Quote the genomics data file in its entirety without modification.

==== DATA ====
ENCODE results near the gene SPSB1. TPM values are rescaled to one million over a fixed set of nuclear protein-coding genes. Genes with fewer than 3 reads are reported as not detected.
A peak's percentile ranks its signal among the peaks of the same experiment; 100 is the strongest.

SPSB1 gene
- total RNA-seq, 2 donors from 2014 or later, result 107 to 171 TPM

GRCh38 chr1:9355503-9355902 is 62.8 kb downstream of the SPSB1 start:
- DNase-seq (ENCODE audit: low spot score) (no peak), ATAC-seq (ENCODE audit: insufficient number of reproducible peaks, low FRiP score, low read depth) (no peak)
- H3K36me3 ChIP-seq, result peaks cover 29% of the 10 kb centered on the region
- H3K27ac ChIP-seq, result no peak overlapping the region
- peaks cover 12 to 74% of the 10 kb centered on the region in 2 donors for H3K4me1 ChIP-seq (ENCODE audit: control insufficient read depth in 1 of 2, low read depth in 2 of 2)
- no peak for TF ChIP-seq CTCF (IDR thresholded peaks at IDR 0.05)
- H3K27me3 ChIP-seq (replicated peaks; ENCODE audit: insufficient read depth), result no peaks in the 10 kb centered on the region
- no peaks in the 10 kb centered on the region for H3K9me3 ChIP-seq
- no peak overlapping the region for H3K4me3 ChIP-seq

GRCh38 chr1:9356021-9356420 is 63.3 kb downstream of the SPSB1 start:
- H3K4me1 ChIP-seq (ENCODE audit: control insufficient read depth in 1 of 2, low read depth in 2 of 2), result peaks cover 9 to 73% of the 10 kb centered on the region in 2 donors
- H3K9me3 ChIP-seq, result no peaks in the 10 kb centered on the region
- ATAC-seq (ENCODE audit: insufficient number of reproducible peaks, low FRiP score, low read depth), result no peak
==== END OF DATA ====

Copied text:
ENCODE results near the gene SPSB1. TPM values are rescaled to one million over a fixed set of nuclear protein-coding genes. Genes with fewer than 3 reads are reported as not detected.
A peak's percentile ranks its signal among the peaks of the same experiment; 100 is the strongest.

SPSB1 gene
- total RNA-seq, 2 donors from 2014 or later, result 107 to 171 TPM

GRCh38 chr1:9355503-9355902 is 62.8 kb downstream of the SPSB1 start:
- DNase-seq (ENCODE audit: low spot score) (no peak), ATAC-seq (ENCODE audit: insufficient number of reproducible peaks, low FRiP score, low read depth) (no peak)
- H3K36me3 ChIP-seq, result peaks cover 29% of the 10 kb centered on the region
- H3K27ac ChIP-seq, result no peak overlapping the region
- peaks cover 12 to 74% of the 10 kb centered on the region in 2 donors for H3K4me1 ChIP-seq (ENCODE audit: control insufficient read depth in 1 of 2, low read depth in 2 of 2)
- no peak for TF ChIP-seq CTCF (IDR thresholded peaks at IDR 0.05)
- H3K27me3 ChIP-seq (replicated peaks; ENCODE audit: insufficient read depth), result no peaks in the 10 kb centered on the region
- no peaks in the 10 kb centered on the region for H3K9me3 ChIP-seq
- no peak overlapping the region for H3K4me3 ChIP-seq

GRCh38 chr1:9356021-9356420 is 63.3 kb downstream of the SPSB1 start:
- H3K4me1 ChIP-seq (ENCODE audit: control insufficient read depth in 1 of 2, low read depth in 2 of 2), result peaks cover 9 to 73% of the 10 kb centered on the region in 2 donors
- H3K9me3 ChIP-seq, result no peaks in the 10 kb centered on the region
- ATAC-seq (ENCODE audit: insufficient number of reproducible peaks, low FRiP score, low read depth), result no peak